View Single Post
TurboKraft TurboKraft is offline
Registered User
TurboKraft's Avatar
Join Date: Mar 2005
Location: Phoenix, AZ
Posts: 2,540

I don't think your flywheel is the issue. I see the circular blanchard grinding out towards the edge, so the friction-to-mounting surface relationship is unchanged. Plus, the groove surrounding the friction surface is still visible, a quick visual that it hasn't be machined too far. And you have the correct new pilot bearing, greased from the manufacturer.

We know the manufacturer of the billet stainless release bearing and the aluminum pressure plate extension pieces, and have very high confidence that there's nothing off kilter in their production. Once the first item is made and checked, CNC-machined parts don't typically have any variance.

The release bearing can't be incorrect if the extension can be installed into it.

If you want to verify the pressure plate's part number, look at the engraved number on the aluminum cover. In your photo, it would be on the far right (but cropped out in the pic).

If you have a photo of the disc, you can double-check the part number painted onto its hub.

The transmission's release fork doesn't look exceptionally worn in your posted photos.

You haven't run out of cable housing adjustment, so I'm thinking you have the cable adjusted properly at the pedal end.

Is it conceivable the pressure plate, disc, release bearing, or extension components were manufactured incorrectly -- like Jacob pointed out, even Porsche makes mistakes -- but I doubt it. The fact you had a problem before, and still have a problem, leads me to believe something else is going on. C'mon, what's the odds you had defective clutch parts previously, too, also leading to clutch engagement problems? Probably nil.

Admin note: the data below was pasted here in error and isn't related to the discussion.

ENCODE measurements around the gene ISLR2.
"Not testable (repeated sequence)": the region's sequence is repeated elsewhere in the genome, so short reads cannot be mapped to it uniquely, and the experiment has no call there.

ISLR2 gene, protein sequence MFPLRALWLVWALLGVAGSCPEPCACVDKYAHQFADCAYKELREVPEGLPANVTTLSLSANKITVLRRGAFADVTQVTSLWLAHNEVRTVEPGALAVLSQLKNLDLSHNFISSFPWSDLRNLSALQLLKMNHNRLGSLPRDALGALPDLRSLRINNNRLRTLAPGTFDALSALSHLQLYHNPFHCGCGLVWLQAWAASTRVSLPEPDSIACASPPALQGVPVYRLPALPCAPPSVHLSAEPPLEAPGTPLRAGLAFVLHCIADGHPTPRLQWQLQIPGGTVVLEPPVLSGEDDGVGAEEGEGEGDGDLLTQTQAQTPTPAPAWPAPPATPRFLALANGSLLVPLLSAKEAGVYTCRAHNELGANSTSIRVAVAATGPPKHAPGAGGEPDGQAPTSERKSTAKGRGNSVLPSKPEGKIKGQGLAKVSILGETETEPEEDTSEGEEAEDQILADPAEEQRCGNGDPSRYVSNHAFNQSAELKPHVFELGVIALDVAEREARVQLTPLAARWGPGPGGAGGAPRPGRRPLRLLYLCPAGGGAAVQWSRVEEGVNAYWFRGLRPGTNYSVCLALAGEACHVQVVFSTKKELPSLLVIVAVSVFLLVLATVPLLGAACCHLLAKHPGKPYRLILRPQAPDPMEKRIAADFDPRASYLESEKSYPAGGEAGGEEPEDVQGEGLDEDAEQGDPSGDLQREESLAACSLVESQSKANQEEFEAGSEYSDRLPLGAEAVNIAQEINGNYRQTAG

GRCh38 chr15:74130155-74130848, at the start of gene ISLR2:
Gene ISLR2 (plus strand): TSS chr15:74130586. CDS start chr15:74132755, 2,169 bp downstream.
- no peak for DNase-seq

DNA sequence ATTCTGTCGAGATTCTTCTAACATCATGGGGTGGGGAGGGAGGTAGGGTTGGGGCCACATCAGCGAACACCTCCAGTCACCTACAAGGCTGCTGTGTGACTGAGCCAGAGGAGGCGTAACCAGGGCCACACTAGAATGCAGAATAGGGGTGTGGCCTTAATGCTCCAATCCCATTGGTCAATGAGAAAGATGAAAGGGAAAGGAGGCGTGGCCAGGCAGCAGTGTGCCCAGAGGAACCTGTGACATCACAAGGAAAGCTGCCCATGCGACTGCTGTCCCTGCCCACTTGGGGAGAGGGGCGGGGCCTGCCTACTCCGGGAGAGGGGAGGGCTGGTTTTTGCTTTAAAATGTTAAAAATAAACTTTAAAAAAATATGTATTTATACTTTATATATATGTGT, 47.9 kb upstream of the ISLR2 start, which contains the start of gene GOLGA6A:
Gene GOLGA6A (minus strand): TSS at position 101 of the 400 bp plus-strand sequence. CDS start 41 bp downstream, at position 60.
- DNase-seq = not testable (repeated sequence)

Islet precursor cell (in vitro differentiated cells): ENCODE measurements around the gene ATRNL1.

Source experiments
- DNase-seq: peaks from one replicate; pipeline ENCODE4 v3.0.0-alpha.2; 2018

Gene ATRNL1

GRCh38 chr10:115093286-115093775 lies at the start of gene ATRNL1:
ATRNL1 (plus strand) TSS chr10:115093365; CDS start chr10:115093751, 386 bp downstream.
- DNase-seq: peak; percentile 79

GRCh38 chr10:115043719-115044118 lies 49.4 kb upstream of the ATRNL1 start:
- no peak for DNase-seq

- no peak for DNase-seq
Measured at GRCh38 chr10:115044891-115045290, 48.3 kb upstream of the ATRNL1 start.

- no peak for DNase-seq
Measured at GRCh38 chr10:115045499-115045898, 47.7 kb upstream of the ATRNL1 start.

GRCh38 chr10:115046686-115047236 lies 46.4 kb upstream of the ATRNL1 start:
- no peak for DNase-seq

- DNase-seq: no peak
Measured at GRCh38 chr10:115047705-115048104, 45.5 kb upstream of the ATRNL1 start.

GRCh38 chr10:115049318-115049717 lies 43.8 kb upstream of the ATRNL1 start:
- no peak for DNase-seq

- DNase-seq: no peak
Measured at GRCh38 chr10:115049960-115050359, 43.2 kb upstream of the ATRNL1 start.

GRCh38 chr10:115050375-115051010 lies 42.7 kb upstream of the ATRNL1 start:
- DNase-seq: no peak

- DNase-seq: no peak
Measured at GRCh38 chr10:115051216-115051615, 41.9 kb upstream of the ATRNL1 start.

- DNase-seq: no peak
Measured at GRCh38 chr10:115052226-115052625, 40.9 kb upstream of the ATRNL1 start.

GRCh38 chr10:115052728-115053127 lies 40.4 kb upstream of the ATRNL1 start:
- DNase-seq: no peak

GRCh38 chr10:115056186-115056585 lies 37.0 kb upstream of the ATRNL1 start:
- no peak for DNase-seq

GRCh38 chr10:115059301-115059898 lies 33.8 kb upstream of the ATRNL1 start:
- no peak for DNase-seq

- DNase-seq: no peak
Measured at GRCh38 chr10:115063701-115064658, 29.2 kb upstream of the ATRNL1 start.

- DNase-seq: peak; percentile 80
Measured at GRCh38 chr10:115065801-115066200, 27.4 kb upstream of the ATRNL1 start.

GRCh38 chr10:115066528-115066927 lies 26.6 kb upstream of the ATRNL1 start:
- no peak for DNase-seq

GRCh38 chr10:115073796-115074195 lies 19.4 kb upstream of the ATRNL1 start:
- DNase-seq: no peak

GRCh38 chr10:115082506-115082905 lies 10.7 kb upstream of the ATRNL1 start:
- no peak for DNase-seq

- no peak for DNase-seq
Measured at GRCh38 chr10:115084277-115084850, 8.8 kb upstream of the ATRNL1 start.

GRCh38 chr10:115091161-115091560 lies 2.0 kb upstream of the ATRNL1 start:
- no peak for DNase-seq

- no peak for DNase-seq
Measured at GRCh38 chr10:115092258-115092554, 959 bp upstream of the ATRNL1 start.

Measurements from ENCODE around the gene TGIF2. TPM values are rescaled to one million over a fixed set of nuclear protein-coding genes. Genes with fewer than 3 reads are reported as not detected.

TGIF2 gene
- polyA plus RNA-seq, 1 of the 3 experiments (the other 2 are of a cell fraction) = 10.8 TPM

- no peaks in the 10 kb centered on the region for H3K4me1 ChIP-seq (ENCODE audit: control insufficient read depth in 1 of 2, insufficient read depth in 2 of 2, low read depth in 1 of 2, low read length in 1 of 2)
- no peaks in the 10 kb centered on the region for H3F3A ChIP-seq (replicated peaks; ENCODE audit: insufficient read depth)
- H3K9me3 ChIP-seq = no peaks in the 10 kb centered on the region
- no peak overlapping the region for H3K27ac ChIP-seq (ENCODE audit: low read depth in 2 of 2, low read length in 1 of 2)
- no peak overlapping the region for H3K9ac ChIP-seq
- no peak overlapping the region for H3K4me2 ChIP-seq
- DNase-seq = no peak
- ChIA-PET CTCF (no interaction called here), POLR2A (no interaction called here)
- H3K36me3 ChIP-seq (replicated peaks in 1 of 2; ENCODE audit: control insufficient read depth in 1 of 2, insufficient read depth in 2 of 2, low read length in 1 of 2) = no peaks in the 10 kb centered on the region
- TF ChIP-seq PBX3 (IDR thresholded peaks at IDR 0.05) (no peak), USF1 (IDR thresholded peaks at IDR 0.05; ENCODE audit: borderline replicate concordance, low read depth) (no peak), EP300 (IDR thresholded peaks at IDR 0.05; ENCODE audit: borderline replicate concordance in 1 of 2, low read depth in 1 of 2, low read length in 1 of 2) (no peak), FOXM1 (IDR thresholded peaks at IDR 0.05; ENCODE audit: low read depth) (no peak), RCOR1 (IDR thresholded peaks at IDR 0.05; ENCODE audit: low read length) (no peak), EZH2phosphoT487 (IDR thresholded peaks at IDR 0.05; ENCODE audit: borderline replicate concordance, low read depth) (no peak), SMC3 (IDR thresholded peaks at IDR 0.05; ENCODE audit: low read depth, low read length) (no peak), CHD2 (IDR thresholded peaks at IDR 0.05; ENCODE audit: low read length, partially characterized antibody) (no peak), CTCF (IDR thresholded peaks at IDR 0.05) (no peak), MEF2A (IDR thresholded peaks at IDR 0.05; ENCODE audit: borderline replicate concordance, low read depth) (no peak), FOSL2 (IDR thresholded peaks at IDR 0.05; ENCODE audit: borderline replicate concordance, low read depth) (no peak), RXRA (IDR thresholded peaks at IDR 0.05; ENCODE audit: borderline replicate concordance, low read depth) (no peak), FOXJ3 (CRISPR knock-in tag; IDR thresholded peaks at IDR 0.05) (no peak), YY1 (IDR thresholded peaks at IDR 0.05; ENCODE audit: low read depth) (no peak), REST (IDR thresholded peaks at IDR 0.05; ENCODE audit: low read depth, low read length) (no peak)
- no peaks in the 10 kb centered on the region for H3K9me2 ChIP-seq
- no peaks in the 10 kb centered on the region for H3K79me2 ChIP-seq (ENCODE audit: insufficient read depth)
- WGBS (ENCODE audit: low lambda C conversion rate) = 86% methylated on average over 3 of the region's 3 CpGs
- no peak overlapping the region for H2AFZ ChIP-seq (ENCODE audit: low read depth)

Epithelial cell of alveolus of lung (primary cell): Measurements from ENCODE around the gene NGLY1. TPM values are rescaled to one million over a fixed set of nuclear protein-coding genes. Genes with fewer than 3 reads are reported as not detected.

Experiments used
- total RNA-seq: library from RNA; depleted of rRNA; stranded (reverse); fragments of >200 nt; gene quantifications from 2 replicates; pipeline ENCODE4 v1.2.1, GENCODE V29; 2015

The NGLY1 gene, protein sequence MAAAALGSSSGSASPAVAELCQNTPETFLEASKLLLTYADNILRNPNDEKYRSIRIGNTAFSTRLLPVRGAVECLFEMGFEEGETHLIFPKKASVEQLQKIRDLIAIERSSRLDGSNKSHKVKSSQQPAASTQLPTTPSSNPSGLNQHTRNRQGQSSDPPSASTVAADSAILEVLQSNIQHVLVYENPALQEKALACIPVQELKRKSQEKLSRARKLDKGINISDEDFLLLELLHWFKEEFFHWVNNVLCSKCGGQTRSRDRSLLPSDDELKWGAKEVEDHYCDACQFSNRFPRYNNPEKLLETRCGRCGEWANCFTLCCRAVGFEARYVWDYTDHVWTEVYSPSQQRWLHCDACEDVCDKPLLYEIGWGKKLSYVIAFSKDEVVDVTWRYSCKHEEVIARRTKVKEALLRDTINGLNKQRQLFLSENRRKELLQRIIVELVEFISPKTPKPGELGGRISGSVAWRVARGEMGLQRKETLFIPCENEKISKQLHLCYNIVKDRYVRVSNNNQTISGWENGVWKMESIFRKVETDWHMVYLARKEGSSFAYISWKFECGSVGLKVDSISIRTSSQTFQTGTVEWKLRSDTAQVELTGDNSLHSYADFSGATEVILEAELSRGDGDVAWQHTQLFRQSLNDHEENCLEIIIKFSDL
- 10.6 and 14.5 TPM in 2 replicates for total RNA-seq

I told you on the phone but will repeat it for the sake of others here:
- When we have a car idling in neutral on a hoist, and the clutch is slowly released, the rear wheels will slowly start spinning and get up to a pretty good clip. That's just drag within the gearbox, oil and such, and you can easily stop the wheels by hand.
- If you put it in gear, clutch in, and start the engine, the wheels shouldn't start spinning as the engine is cranking. Again, you should easily be able to stop them by hand. If you set the hand brake, the engine shouldn't get bogged down. If it does, the clutch clearly isn't releasing fully.


A) Can you use a prybar underneath the car and actuate the release arm, cause it to disengage fully? If yes, how much further do you have to move the small release lever in order to make it disengage? 2mm? 10mm?

B) Is it possible you have the small clutch release lever off by one spline, set too far forward? Comparing your photo against others I've taken of 930 4-speeds, yours appears correct but it's worth looking again.
Can you back off the stop bolt, keep the pivot shaft in position (contact against release bearing) and move the small arm one tooth toward the back, then re-adjust the small bolt?
I am not at the shop to verify this for you, but IIRC, if you have the small splined release arm can sit in one of two places.
- it can't be set too far back because of the natural position of the large lever arm with the omega spring installed
- it can't bee too far forward because the small stop bolt won't reach it even when maxxed out.
Chris Carroll
TurboKraft, Inc.
Tel. 480.969.0911
email: -
Old 05-17-2015, 01:22 PM
  Pelican Parts Catalog | Tech Articles | Promos & Specials    Reply With Quote #76 (permalink)